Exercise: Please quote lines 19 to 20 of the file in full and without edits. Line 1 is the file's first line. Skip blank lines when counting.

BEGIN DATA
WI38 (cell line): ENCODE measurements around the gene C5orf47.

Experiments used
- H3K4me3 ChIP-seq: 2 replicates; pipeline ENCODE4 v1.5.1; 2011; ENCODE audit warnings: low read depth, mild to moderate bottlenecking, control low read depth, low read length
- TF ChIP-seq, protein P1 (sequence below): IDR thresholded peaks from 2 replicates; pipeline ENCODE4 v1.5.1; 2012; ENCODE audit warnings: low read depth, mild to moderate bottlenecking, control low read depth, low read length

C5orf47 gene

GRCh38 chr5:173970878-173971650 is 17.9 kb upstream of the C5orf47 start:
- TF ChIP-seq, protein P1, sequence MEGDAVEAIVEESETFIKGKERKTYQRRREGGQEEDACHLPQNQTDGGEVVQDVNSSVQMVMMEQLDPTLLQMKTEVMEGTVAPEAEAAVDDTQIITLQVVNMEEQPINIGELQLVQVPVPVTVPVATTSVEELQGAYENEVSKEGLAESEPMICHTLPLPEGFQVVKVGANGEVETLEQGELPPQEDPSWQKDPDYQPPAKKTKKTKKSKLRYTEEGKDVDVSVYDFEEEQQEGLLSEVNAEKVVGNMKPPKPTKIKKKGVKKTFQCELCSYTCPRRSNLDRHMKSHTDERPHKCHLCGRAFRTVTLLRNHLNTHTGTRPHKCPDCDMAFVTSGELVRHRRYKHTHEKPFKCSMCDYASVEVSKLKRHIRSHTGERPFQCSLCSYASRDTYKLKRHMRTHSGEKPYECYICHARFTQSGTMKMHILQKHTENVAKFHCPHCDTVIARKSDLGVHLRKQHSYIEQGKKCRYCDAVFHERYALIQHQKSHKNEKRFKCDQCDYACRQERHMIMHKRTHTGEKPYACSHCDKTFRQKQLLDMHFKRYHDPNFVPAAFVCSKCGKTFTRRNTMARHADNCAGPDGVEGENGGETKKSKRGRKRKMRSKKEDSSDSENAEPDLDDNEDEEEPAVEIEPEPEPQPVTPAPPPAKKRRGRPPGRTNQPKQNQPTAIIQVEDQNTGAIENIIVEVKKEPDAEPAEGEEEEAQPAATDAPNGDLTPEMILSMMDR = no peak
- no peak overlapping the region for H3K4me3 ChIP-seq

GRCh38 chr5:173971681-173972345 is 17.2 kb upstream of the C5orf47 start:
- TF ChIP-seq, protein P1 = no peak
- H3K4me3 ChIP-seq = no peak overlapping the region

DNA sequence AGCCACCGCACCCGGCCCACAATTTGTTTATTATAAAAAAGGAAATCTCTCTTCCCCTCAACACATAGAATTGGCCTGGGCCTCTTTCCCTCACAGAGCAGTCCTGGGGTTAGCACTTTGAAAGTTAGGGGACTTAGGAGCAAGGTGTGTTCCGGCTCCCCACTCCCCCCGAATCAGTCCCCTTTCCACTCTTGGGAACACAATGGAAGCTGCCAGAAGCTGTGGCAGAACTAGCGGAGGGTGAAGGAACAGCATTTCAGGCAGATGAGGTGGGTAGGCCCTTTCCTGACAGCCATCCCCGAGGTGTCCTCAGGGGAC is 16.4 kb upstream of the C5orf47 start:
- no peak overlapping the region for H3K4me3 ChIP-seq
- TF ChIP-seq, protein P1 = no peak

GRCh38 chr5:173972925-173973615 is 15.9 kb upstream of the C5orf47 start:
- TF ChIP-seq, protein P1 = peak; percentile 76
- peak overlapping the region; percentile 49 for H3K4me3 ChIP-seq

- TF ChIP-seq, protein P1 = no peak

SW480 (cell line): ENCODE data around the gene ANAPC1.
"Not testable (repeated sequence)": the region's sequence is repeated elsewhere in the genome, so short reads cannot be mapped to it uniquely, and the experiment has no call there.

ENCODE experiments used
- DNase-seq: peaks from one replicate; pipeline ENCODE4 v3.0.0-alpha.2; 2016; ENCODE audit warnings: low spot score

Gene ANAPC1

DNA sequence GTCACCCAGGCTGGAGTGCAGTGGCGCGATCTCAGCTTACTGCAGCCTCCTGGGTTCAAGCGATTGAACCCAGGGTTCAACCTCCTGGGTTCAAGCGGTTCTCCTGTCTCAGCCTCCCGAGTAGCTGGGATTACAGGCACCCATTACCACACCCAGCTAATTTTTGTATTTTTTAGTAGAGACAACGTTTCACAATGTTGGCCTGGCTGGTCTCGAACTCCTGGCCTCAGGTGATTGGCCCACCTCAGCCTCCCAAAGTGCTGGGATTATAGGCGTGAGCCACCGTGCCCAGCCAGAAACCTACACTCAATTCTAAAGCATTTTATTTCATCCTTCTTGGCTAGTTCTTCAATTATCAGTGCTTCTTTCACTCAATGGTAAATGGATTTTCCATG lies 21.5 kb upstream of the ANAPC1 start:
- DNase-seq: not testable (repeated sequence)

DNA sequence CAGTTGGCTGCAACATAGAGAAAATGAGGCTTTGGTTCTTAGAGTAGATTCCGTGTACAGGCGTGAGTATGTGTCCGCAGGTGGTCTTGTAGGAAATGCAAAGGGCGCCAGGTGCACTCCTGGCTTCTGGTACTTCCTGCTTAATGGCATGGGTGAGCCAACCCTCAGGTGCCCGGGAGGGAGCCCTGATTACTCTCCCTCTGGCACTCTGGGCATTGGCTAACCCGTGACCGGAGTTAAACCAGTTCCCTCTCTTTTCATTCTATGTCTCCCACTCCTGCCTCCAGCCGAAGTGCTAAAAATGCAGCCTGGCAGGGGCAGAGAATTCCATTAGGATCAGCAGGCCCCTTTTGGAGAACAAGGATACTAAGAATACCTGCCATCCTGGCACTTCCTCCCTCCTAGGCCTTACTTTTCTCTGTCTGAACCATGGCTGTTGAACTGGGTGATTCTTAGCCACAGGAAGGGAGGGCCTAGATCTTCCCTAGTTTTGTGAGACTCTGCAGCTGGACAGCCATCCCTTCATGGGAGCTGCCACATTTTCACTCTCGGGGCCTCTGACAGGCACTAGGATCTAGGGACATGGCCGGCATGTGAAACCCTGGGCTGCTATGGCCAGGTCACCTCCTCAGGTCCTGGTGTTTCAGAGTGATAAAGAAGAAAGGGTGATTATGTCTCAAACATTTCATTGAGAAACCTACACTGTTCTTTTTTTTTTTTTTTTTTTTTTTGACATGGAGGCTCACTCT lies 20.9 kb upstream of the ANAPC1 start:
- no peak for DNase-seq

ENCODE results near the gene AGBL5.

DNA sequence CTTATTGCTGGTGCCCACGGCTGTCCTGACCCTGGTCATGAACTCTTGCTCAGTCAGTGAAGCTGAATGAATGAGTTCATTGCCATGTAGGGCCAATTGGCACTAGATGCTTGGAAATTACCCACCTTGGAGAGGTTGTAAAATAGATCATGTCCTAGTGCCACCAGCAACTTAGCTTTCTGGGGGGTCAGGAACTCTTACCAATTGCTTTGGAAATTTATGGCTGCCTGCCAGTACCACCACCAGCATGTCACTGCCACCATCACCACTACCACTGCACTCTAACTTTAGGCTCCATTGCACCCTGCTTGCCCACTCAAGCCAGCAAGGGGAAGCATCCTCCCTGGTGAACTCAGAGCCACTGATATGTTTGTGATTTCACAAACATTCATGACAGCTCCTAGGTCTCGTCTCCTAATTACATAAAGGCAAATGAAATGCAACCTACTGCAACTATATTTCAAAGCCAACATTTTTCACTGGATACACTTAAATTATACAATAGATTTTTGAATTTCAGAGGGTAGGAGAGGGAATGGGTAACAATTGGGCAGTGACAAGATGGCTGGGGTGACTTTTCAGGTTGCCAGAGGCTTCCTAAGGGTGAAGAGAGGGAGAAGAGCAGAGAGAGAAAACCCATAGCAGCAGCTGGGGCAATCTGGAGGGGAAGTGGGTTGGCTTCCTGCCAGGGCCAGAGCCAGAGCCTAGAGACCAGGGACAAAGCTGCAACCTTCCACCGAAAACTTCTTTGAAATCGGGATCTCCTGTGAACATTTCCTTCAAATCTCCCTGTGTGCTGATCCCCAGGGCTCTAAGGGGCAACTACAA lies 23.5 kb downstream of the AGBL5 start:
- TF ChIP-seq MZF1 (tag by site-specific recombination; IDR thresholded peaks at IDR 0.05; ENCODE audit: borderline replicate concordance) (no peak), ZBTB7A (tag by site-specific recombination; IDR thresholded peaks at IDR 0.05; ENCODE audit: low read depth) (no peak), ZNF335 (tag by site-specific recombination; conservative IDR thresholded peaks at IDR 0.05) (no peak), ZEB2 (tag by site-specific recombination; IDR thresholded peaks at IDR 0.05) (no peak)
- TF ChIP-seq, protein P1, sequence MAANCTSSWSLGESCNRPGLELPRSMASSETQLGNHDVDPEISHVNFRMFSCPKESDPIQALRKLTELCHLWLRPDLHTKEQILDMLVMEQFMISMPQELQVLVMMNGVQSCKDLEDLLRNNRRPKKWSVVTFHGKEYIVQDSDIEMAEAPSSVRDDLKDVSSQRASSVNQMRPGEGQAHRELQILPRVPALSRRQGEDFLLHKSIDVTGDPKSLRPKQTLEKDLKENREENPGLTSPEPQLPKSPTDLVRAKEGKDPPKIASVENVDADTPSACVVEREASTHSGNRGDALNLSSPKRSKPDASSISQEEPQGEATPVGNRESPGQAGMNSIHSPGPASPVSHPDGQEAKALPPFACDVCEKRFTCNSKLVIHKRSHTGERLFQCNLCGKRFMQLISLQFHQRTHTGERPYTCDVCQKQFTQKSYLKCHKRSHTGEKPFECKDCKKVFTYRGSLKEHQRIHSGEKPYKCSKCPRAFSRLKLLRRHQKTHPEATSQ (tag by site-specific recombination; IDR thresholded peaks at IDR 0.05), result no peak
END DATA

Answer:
SW480 (cell line): ENCODE data around the gene ANAPC1.
"Not testable (repeated sequence)": the region's sequence is repeated elsewhere in the genome, so short reads cannot be mapped to it uniquely, and the experiment has no call there.